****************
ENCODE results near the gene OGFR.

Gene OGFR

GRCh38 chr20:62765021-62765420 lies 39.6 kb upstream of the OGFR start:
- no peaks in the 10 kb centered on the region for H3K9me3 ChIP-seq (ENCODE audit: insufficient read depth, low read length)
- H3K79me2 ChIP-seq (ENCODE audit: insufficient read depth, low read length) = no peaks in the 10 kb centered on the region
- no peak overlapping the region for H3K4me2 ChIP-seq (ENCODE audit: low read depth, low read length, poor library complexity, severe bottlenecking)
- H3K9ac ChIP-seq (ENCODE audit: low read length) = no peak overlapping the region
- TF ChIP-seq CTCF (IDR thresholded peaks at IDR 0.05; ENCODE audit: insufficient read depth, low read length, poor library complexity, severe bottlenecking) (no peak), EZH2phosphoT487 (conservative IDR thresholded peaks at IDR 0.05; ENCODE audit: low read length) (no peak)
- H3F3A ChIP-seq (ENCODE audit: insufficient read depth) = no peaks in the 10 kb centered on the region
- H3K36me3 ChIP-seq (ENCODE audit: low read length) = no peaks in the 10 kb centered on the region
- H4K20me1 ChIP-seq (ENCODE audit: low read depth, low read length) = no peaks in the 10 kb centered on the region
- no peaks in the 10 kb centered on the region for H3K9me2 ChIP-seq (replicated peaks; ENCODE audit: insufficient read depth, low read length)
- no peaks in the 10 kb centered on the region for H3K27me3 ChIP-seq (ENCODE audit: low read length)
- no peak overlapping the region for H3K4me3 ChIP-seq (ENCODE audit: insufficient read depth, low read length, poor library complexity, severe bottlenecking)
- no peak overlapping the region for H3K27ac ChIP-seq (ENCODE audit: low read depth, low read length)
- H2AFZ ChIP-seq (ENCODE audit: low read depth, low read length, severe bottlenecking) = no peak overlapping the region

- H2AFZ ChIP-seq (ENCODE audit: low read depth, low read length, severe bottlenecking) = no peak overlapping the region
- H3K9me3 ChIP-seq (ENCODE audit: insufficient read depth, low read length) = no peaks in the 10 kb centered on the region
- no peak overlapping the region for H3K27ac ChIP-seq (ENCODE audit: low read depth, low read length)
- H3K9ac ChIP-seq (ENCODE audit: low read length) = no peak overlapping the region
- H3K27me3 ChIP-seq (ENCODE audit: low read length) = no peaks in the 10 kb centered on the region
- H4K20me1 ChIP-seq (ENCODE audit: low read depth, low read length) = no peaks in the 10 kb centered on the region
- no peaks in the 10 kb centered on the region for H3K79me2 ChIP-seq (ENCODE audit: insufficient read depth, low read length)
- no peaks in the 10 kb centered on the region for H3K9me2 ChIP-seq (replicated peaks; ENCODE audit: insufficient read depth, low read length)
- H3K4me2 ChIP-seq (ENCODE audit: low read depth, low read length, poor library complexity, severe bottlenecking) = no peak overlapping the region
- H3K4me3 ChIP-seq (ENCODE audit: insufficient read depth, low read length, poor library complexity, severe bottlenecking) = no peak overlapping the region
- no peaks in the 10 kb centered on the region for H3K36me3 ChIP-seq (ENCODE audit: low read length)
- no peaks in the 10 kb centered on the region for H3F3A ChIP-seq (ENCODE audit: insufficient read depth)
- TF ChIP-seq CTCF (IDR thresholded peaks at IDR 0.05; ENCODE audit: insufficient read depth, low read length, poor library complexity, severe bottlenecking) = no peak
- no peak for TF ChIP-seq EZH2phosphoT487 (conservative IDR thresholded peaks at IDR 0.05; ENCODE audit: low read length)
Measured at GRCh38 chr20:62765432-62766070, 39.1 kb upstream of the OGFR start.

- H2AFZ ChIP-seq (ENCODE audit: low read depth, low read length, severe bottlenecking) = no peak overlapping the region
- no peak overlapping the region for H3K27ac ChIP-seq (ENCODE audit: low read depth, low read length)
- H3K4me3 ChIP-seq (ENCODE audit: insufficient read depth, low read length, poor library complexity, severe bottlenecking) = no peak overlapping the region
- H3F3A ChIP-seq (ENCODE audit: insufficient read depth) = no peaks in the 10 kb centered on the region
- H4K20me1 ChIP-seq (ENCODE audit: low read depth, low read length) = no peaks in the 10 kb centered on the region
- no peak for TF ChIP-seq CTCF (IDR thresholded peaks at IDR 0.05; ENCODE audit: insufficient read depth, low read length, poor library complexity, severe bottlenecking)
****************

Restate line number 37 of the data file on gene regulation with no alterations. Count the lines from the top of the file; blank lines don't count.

- no peak for TF ChIP-seq CTCF (IDR thresholded peaks at IDR 0.05; ENCODE audit: insufficient read depth, low read length, poor library complexity, severe bottlenecking)